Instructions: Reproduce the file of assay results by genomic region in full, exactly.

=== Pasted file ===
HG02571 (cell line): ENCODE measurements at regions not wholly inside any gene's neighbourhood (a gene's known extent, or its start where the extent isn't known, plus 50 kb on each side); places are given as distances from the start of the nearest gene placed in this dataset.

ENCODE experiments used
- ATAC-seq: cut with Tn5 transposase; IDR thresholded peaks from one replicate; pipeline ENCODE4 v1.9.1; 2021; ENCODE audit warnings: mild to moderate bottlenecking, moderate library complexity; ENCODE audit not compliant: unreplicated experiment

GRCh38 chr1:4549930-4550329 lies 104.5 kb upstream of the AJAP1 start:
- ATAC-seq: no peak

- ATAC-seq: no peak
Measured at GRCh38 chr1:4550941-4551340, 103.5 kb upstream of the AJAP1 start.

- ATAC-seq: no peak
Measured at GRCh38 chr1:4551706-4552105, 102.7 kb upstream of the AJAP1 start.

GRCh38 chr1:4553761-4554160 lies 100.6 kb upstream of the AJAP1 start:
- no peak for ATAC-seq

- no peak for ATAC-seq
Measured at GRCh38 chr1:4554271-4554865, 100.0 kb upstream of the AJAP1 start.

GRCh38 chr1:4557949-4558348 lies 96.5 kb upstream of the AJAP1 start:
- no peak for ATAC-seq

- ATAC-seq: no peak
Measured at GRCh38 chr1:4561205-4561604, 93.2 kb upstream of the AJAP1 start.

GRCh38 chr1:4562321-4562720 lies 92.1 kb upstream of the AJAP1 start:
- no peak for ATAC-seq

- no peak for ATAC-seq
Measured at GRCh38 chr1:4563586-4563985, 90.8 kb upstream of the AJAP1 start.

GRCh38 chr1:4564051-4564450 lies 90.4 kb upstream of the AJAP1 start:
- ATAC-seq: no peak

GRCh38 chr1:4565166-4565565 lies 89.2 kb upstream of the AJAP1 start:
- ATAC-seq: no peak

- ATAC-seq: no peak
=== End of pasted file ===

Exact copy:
HG02571 (cell line): ENCODE measurements at regions not wholly inside any gene's neighbourhood (a gene's known extent, or its start where the extent isn't known, plus 50 kb on each side); places are given as distances from the start of the nearest gene placed in this dataset.

ENCODE experiments used
- ATAC-seq: cut with Tn5 transposase; IDR thresholded peaks from one replicate; pipeline ENCODE4 v1.9.1; 2021; ENCODE audit warnings: mild to moderate bottlenecking, moderate library complexity; ENCODE audit not compliant: unreplicated experiment

GRCh38 chr1:4549930-4550329 lies 104.5 kb upstream of the AJAP1 start:
- ATAC-seq: no peak

- ATAC-seq: no peak
Measured at GRCh38 chr1:4550941-4551340, 103.5 kb upstream of the AJAP1 start.

- ATAC-seq: no peak
Measured at GRCh38 chr1:4551706-4552105, 102.7 kb upstream of the AJAP1 start.

GRCh38 chr1:4553761-4554160 lies 100.6 kb upstream of the AJAP1 start:
- no peak for ATAC-seq

- no peak for ATAC-seq
Measured at GRCh38 chr1:4554271-4554865, 100.0 kb upstream of the AJAP1 start.

GRCh38 chr1:4557949-4558348 lies 96.5 kb upstream of the AJAP1 start:
- no peak for ATAC-seq

- ATAC-seq: no peak
Measured at GRCh38 chr1:4561205-4561604, 93.2 kb upstream of the AJAP1 start.

GRCh38 chr1:4562321-4562720 lies 92.1 kb upstream of the AJAP1 start:
- no peak for ATAC-seq

- no peak for ATAC-seq
Measured at GRCh38 chr1:4563586-4563985, 90.8 kb upstream of the AJAP1 start.

GRCh38 chr1:4564051-4564450 lies 90.4 kb upstream of the AJAP1 start:
- ATAC-seq: no peak

GRCh38 chr1:4565166-4565565 lies 89.2 kb upstream of the AJAP1 start:
- ATAC-seq: no peak

- ATAC-seq: no peak